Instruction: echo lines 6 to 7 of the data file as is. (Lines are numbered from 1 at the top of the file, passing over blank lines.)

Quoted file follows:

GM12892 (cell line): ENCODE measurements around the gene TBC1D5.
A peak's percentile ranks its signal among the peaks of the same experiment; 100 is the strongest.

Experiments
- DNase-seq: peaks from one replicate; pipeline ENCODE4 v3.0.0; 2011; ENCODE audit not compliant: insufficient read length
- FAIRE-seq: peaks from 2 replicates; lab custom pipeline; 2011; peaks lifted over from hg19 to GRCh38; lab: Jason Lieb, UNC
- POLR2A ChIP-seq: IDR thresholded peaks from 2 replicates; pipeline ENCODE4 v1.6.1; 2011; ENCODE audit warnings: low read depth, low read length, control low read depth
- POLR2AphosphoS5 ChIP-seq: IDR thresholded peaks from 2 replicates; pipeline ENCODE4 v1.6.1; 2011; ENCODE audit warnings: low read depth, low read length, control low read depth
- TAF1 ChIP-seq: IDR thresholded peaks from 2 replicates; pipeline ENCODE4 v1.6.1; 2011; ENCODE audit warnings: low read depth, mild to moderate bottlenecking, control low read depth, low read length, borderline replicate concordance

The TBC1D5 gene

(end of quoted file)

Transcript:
- POLR2A ChIP-seq: IDR thresholded peaks from 2 replicates; pipeline ENCODE4 v1.6.1; 2011; ENCODE audit warnings: low read depth, low read length, control low read depth
- POLR2AphosphoS5 ChIP-seq: IDR thresholded peaks from 2 replicates; pipeline ENCODE4 v1.6.1; 2011; ENCODE audit warnings: low read depth, low read length, control low read depth